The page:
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Expression of alternatively spliced HTLV-1 mRNAs is influenced by mitosis and by a novel cis-acting regulatory sequence

  • 1,
  • 1,
  • 2,
  • 3,
  • 3,
  • 4,
  • 5 and
  • 1, 6Email author
Contributed equally
Retrovirology201512 (Suppl 1) :P90

  • Published:


  • Intronic Region
  • Block Experiment
  • Hairpin Structure
  • Concerted Action
  • Viral Sequence

Human T-cell leukemia virus type 1 (HTLV-1) expression depends on the concerted action of Tax, which enhances transcription of the viral genome, and Rex, which favours expression of incompletely spliced mRNAs. In the present study we investigated the influence of Rex on the nucleo-cytoplasmic partitioning of the complete set of alternatively spliced HTLV-1 mRNAs. Analyses of cells transfected with Rex-wild type and Rex-knock out HTLV-1 molecular clones using splice site-specific qRT-PCR revealed that mRNAs encoding the p30Tof, p13, and p12/8 proteins were Rex-dependent, while the p21rex mRNA was Rex-independent. These findings provide a rational explanation for the intermediate-late temporal pattern of expression of the p30tof, p13, and p12/8 mRNAs described in previous studies. Cell cycle block experiments indicated that mitosis partially bypasses the requirement for Rex to express Rex-dependent HTLV-1 transcripts. All the Rex-dependent mRNAs contained a 75-nucleotide intronic region that was able to increase nuclear retention and degradation in the absence of other viral sequences. Selective 2’-hydroxyl acylation (SHAPE) analysis revealed that this sequence formed a stable hairpin structure. The findings reported in this study add a layer of complexity to the mechanisms controlling the expression of alternatively spliced HTLV-1 mRNAs and suggest a link between the cycling properties of the host cell and the pattern of viral expression.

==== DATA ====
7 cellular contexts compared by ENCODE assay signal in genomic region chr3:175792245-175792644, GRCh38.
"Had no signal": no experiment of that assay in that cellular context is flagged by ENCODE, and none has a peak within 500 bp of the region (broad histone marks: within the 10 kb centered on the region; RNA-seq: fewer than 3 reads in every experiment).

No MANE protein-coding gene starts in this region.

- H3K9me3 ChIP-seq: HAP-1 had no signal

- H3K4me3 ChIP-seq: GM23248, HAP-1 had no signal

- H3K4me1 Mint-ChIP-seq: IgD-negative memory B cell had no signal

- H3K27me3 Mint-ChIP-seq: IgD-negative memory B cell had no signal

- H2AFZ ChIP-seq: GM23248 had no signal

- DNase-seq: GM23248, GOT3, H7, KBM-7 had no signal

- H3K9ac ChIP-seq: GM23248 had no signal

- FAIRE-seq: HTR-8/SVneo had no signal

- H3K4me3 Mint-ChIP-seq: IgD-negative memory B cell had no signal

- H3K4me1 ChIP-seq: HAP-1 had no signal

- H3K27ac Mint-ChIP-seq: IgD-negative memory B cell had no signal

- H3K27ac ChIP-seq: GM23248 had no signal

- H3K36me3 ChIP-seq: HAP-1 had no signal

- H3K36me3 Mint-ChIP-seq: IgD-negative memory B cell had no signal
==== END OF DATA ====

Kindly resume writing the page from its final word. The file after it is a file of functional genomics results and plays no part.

Authors’ Affiliations

Department of Surgery, Oncology and Gastroenterology, University of Padova, Italy
Leidos Biomedical Research, Inc., Frederick National Laboratory, Maryland, USA
Basic Research Laboratory, National Cancer Institute, Frederick, Maryland, USA
Animal Models and Retroviral Vaccines Section, National Cancer Institute, Bethesda, Maryland, USA
Department of Biomedical Sciences, University of Padova, Italy
Istituto Oncologico Veneto-IRCCS, Padova, Italy


© Cavallari et al. 2015

This article is published under license to BioMed Central Ltd. This is an Open Access article distributed under the terms of the Creative Commons Attribution License (, which permits unrestricted use, distribution, and reproduction in any medium, provided the original work is properly cited. The Creative Commons Public Domain Dedication waiver ( applies to the data made available in this article, unless otherwise stated.